With the COVID-19 crisis the use of video meeting “products” became even more important than it already was in 2020. Logically the higher demand also caused that such functionality also needed to be started within a Citrix session. Beside the big ones like Zoom and Teams, there are also lot of other platforms. Although the use of webcam in Citrix is not rocket science, I noticed several questions/issues at customers. In this article I will dive into the requirements and configuration required to use a webcam within a Citrix session.

First let’s start with the well-known video meeting platforms like Teams and Zooms. I’m not going to discuss those into detail as there are already excellent article to find about those. For example https://virtualwarlock.net/microsoft-teams-in-citrix/ and http://axendatacentre.com/blog/2020/05/07/zoom-a-v-hdx-offloading-for-citrix-virtual-desktops-part-2/, but many more are available. Just type the product name and Citrix in your favorite search engine and you will find what you need. Also check https://docs.citrix.com/en-us/tech-zone/design/reference-architectures/optimizing-unified-communications-solutions.html for more information about Skype for Business, Cisco Jabber, Cisco Webex and Avaya One-X.

In this article I’m going to focus on the video meeting platforms that are using a web browser as their client. Those are leveraging the default HDX techniques for using the microphone and webcam. I will use a Dutch platform for doctors as an example as they have a test freely available. But the article also applies to software product installed not using specific Citrix optimizations (like Teams).

Let’s start with the support of webcams within Citrix. Support is mostly based on the client. Citrix is stating that it is supported on Mac, Linux, Chrome and (of course) Windows clients. If you using a platform with a specific client the client should be 32bit for all platforms. Only the Workspace App for Windows in combination with Citrix CVAD 7.17 or higher are also supporting 64-bit applications. Update 1-7-2020: With the release of Workspace App for Mac 2006, 64bit applications are also supported on a Mac client.

Support for Webcams can be based on two Citrix techniques. First is the HDX RealTime Webcam Video Compression or the HDX Generic USB Redirection technology. From those two the HDX RealTime Webcam Video Compression is recommended by Citrix (based on bandwidth efficiency). This technique is also used by default (except optimized solutions are available like HDX Optimizations for Teams). Users can override this by choosing the HDX Generic USB Direction from the Desktop Viewer preferences tab or enabling it by administration through Citrix policies. Citrix is stating that General USB direction should be used when there are application compatibility issues or native functionalities of the webcam are required. I did not encounter this at the customers, so I expect that HDX RealTime Webcam Video Compression can be used in almost all use cases around video meetings.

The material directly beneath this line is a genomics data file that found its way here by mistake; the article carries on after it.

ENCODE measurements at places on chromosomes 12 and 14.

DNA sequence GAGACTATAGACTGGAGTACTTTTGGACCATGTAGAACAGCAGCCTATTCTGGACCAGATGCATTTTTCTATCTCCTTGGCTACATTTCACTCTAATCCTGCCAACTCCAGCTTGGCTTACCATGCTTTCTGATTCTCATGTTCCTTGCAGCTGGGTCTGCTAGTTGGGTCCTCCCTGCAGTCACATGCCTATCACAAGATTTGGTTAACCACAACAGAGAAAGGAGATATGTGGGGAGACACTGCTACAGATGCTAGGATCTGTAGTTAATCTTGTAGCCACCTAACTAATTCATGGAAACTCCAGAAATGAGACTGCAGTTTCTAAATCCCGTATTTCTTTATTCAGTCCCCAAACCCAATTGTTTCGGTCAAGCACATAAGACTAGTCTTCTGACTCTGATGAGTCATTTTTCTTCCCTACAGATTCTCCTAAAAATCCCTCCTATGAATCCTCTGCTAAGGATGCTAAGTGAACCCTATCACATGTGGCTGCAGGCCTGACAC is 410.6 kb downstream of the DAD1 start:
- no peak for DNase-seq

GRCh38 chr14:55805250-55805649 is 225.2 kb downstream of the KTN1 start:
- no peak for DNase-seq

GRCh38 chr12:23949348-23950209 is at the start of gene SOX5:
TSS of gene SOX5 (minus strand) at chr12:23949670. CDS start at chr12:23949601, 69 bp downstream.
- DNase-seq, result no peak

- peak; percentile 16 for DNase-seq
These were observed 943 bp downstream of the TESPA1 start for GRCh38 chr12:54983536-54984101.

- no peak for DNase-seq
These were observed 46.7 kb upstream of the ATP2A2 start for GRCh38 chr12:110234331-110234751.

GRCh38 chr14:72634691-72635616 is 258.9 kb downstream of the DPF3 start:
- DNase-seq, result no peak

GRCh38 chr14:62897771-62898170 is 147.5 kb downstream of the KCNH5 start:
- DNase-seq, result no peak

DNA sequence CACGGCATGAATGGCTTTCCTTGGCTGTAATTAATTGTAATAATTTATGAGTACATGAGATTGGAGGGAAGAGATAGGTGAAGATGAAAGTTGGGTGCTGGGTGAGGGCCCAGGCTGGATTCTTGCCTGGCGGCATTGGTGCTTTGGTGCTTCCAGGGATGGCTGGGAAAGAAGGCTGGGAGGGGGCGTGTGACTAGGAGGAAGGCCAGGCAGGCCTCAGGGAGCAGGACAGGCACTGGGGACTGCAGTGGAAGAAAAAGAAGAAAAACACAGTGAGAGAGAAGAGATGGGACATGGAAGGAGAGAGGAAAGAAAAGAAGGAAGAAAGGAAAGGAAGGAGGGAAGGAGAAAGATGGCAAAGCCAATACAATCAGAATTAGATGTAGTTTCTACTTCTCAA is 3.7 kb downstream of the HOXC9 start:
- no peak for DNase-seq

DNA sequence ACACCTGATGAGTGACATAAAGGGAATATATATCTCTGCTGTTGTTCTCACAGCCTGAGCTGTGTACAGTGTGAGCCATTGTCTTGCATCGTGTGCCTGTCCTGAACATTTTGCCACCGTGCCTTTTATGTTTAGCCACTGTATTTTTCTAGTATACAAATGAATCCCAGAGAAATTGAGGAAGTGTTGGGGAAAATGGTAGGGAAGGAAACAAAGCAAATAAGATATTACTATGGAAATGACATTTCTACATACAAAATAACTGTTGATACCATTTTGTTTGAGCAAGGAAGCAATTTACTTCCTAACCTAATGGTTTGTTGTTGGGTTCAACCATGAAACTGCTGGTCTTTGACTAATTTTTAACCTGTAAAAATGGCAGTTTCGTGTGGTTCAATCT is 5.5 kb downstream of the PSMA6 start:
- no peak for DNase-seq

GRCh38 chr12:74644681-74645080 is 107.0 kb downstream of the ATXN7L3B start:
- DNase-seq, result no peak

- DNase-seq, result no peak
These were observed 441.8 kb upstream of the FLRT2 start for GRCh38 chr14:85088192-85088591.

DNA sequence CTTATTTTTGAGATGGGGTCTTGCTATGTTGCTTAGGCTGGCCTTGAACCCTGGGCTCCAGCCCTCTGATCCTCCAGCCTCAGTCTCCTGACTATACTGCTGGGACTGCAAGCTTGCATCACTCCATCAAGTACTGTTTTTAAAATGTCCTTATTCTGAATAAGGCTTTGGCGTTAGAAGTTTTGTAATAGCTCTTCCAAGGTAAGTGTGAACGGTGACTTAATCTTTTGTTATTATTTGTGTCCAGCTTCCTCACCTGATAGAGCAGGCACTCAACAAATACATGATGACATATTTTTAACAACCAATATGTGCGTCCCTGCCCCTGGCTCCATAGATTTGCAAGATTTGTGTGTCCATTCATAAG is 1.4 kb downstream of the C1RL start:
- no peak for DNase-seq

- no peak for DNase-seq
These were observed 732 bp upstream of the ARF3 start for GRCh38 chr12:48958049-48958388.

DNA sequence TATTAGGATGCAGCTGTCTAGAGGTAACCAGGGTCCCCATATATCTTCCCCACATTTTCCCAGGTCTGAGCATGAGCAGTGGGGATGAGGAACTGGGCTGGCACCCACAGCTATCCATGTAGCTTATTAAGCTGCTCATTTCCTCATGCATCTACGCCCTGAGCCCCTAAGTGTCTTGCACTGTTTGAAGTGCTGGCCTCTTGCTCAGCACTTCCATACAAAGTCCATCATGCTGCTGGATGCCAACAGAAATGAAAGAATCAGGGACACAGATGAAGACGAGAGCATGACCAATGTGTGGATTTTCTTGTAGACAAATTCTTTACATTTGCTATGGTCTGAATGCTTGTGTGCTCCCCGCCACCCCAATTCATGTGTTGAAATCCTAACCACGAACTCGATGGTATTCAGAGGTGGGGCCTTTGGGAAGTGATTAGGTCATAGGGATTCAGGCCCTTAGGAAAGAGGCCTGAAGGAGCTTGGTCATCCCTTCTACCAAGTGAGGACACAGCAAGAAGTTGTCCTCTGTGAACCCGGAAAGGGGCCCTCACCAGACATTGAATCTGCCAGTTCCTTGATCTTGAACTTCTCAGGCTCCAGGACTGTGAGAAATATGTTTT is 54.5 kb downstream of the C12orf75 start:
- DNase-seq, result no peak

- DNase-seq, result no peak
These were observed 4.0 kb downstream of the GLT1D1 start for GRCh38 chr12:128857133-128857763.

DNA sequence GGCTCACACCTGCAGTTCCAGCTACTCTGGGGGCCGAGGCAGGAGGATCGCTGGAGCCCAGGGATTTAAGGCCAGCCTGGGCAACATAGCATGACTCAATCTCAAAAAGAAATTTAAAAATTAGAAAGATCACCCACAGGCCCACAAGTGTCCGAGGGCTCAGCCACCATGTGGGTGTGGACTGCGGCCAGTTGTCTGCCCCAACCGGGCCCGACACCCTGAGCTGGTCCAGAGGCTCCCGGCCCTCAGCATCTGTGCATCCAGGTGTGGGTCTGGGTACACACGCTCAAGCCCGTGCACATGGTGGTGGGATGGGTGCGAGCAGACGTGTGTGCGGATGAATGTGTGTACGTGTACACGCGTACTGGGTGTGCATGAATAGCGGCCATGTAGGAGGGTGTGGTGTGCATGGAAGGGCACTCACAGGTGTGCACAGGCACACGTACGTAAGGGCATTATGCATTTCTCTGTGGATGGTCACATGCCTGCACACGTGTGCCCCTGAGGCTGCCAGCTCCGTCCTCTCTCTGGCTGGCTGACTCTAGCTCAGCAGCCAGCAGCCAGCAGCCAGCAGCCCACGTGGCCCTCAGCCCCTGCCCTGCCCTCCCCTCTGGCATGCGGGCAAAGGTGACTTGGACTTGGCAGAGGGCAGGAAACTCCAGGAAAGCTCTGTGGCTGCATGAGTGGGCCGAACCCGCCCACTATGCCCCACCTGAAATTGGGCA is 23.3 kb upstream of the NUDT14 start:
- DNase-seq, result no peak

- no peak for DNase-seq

HDX Realtime Webcam Video Compression (an abbreviation would be nice ߘ驠is dependent of two Citrix policies. The first one is the Multimedia Conferencing and the second Windows Media Redirection.

Both are enabled by default. However especially the Window Media Redirection (which is also used for offloading multimedia played within Windows Media Player)  is disabled in some environments. So be sure that those two policies are not disabled.

Secondly the use of webcam can be configured within the Citrix Workspace App (formerly known as Receiver or Citrix client). This can be done by the user out of the Desktop Viewer Preferences.

Especially in the COVID situation many people are working from their personal home system where we cannot arrange that yourself. If the user once selected Do not Connect they need to change it their selves manually. If they are working on a corporate device (which is connected to your network) you can arrange this via MS GPO’s as described in CTX133565.

When the video meeting platform is using a browser another part should be checked. When you are using a modern browser (Chrome, Edge [Chromium] or Mozilla), the browser by default is blocking access to webcams and the user will get a request if the webcam may be used by the website.

If the user denies access logically the webcam cannot be used. The user can change this by clicking the video camera symbol and allow the access afterwards. As this part is within the Citrix session you configure this part for your end-user in front using the ADMX templates of your browser. In below shown figure I show the configuration for Google Chrome.


With all these settings and configuration in use the user should be able to use the video meeting platform. However some user mentioned that the webcam was not working. The reason for that was actually pretty logical, but the user did not think of that. The webcam can only be used on one platform at once. In our case the user had a video meeting session running on his local machine at the same time. The same applies if you are using multiple video meetings in the same session. Only one can “access” the webcam. This only applies is the webcam is actually in use. If you have Teams open (for example in chat) the webcam is available for another program.


 In this article I discussed the configuration of using a webcam within a Citrix session including the behavior of a webcam in a modern browser and trying to use the webcam in multiple programs at the same time.